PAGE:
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‘Minority Report’ style interface close to reality with Intel’s 3D RealSense camera

Intel’s press conference at CES 2014 focussed on the way we interact with our computers, phones and tablets and making those interactions more intuitive. 

In a lively conference Intel Senior Vice President Mooly Eden compared the new technology with science fiction from “Asimov” and the film “Minority Report”.

“I believe we’re on the verge of a major revolution, a revolution that will change the way that we interact with computing forever”, he said, before presenting the RealSense camera – a slim and light 3D camera with an infrared sensor that can be cost-effectively embedded into tablets, laptops and all-in-one PCs.

A number of real-time demos showed that this is very much a piece of technology ready to be implemented today.

The first demo showed off the capture and share capability and showcased the camera’s depth recognition, which allows you to layer your video and ‘green-screen’ without the need of an actual green screen.

The effect worked but there was obvious cell-shading around the demonstrators head during a Skype call, indicating that some refinement of the technology is still required for perfect results.

A gesture navigation demo was more convincing, with fingers and gestures recognised quickly and easily. There were some impressive game and app demonstrations showing the technology worked very well indeed.

Facial and head recognition was also shown off, with Google Maps being navigated hands free – simply by moving your head left, right, up and down.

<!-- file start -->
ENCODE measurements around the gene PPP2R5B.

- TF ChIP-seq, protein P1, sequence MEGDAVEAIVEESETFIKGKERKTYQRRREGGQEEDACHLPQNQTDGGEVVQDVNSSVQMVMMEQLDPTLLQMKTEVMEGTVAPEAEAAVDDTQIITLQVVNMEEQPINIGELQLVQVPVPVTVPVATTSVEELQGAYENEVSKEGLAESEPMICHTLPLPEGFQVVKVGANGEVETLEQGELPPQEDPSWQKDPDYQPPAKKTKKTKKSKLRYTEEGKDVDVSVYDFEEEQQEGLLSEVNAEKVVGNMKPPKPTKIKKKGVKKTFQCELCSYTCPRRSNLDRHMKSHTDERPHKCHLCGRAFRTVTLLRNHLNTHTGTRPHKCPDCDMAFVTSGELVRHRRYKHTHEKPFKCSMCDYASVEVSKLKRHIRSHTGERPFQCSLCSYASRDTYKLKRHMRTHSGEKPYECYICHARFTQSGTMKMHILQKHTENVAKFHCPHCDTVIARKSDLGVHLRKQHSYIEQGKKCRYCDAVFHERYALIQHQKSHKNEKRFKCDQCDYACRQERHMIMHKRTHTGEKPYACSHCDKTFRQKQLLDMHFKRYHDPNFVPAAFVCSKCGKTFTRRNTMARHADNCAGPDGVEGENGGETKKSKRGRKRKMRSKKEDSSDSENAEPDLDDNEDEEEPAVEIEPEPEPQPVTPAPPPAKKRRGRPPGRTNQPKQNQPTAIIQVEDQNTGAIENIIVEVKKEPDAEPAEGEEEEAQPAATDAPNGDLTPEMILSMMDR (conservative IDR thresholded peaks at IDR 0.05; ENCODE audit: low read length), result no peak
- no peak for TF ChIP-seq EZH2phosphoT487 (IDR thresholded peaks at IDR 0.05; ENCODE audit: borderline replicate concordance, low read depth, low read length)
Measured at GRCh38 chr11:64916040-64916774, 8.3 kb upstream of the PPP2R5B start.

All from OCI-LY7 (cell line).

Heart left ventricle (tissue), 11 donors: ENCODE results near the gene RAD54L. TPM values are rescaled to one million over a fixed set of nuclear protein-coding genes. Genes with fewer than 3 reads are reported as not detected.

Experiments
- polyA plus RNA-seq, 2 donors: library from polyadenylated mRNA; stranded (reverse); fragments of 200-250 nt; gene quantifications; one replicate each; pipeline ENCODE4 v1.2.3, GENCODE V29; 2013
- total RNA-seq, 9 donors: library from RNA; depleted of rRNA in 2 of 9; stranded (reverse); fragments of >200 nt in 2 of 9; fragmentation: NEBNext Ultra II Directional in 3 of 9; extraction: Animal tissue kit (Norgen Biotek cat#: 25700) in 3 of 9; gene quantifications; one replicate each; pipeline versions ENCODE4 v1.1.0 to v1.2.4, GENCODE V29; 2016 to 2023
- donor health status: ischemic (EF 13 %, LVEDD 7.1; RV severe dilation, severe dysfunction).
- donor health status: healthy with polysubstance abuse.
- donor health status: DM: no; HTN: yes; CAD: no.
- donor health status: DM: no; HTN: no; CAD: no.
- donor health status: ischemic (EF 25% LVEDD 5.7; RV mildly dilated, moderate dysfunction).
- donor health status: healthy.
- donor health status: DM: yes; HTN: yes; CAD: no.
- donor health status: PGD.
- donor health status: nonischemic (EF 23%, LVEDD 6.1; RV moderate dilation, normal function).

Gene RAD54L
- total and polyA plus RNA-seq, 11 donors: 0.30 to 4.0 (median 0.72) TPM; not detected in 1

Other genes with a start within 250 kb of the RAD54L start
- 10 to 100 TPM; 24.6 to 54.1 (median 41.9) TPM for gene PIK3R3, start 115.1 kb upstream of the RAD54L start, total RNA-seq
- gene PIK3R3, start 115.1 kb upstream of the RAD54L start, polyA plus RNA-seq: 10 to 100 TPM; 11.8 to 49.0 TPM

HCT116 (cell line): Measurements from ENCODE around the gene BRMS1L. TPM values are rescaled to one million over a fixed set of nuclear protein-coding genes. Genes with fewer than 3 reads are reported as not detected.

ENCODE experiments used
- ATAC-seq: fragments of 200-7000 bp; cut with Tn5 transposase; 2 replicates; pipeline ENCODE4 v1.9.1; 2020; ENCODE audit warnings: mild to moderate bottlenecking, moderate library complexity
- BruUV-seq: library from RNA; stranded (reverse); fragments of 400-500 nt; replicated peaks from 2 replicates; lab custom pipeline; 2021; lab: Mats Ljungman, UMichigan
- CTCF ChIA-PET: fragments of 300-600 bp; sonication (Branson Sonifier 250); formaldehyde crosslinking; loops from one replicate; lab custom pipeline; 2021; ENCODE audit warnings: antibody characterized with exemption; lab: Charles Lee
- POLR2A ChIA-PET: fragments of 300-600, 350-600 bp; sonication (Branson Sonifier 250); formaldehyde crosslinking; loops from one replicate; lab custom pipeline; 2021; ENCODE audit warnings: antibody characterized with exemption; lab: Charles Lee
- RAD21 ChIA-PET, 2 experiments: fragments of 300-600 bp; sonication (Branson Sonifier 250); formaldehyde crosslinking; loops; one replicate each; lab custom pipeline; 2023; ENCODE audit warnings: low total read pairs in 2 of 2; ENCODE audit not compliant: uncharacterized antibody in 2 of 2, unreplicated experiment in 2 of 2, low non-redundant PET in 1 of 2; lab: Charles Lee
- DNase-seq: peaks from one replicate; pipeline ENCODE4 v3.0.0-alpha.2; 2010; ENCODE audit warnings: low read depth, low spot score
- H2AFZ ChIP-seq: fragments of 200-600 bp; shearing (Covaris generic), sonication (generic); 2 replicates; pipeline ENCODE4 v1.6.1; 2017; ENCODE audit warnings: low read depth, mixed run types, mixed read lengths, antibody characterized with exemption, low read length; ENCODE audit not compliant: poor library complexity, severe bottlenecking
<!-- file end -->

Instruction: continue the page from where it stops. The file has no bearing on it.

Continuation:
Mirroring the importance AMD placed on different computer user interfaces at last year’s Toronto conference, Intel believes voice, not touch, is key to our future interactions.

“Voice is more important than touch. Voice has a much brighter future. Touch is not intuitive, it’s not natural. You don’t touch when you’re talking to someone” stated Mooly Eden.

Intel has partnered with Nuance, makers of the Dragon voice-recognition software, to create a voice interface for the PC which is integrated with online services such as Hulu and Spotify as well as on-device content.

There are parallels to be drawn with the Xbox One’s Kinect that uses both gesture and voice commands; however the RealSense technology will be available in portable devices and is aimed at productivity and education as well as entertainment.

Asus, Lenovo and Dell have already signed up to include RealSense technology in their products.

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